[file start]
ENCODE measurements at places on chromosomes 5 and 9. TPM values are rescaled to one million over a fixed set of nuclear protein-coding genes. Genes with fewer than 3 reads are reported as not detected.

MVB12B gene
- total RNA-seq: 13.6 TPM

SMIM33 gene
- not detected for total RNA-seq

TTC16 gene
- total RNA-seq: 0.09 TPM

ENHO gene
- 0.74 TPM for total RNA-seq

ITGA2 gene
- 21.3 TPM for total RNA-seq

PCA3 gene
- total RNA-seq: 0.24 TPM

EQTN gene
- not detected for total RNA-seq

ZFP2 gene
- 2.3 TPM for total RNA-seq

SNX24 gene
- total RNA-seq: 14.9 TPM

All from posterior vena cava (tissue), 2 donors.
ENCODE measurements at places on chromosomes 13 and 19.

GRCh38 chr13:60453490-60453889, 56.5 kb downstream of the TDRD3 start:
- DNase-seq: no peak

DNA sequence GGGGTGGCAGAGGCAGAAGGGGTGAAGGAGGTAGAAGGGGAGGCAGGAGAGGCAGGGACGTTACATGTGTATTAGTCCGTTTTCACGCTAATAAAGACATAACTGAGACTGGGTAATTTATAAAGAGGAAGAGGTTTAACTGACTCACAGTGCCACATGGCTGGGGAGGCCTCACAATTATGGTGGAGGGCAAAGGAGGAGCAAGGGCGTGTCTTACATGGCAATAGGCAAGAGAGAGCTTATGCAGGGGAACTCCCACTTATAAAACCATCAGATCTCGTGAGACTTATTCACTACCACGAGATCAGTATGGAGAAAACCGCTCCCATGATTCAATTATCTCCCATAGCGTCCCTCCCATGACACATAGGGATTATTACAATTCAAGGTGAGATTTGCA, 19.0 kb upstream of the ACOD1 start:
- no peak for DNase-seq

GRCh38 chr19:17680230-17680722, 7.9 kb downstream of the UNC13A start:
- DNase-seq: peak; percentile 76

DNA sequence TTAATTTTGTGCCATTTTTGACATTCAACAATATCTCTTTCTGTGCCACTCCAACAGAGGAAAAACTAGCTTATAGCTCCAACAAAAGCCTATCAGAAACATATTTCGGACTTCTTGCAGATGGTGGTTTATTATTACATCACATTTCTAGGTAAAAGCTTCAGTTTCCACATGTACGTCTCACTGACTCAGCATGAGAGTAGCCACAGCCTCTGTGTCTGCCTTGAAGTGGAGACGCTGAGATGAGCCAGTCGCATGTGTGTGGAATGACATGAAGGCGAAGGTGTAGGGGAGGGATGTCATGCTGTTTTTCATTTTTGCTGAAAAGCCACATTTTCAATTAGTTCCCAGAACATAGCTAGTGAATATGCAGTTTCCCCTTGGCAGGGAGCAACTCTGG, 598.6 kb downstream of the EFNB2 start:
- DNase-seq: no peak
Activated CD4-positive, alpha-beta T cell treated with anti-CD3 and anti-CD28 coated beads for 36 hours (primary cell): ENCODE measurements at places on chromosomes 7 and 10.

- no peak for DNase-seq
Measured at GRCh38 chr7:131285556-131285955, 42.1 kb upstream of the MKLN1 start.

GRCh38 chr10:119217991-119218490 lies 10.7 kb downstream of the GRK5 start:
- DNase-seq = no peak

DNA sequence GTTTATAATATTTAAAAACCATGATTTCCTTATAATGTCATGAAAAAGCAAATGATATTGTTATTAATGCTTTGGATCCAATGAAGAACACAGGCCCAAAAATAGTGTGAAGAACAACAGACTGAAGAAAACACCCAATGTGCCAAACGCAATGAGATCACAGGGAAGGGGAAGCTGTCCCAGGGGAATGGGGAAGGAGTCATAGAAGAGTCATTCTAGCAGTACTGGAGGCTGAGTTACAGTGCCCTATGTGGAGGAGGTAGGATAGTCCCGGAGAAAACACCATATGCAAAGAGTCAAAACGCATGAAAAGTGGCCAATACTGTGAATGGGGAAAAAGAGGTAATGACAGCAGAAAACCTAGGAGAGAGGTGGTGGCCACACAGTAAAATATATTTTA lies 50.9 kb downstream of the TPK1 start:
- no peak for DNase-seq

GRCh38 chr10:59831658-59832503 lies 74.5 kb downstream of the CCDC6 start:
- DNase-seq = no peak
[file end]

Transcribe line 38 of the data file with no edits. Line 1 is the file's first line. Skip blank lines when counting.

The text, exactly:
- DNase-seq = no peak